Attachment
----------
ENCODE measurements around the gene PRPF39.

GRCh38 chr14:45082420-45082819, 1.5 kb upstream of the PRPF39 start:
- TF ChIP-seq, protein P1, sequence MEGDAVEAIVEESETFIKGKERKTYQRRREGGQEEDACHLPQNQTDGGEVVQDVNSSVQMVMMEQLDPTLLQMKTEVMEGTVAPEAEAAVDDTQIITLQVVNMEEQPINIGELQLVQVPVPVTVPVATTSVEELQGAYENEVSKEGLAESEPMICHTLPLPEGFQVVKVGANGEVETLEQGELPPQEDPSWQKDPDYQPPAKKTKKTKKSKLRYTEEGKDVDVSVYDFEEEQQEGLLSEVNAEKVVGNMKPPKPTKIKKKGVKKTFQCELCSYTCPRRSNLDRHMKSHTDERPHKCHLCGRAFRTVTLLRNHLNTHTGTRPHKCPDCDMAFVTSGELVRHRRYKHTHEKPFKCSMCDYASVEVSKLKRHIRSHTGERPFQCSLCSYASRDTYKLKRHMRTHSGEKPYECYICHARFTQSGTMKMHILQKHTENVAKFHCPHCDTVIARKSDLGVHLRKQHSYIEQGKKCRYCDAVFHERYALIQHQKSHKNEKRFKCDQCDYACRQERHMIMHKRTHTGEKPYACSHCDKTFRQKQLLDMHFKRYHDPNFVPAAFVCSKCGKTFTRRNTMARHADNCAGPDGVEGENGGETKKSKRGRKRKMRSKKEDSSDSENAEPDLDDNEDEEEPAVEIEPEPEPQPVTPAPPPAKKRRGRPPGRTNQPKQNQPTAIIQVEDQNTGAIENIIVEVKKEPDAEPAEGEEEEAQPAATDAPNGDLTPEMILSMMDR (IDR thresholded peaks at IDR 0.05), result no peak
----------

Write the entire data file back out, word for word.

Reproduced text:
ENCODE measurements around the gene PRPF39.

GRCh38 chr14:45082420-45082819, 1.5 kb upstream of the PRPF39 start:
- TF ChIP-seq, protein P1, sequence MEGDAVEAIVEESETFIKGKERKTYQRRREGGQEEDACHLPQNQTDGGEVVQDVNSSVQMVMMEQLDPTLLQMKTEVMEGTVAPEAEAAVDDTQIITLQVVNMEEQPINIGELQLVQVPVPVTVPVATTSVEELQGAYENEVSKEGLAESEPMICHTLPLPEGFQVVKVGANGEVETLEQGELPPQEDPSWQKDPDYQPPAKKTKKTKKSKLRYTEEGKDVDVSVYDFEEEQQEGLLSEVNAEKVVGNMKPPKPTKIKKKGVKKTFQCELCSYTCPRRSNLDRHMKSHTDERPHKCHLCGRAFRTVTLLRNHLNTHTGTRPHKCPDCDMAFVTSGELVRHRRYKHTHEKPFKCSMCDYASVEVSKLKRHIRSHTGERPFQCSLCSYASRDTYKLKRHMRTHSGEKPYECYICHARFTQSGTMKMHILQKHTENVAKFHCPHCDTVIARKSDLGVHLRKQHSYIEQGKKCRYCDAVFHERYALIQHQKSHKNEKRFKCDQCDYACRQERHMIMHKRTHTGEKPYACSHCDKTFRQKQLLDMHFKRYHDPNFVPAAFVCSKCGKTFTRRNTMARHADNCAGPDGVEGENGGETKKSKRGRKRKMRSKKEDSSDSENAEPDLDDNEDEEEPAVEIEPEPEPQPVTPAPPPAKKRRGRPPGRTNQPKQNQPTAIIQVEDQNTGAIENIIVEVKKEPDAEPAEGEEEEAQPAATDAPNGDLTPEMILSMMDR (IDR thresholded peaks at IDR 0.05), result no peak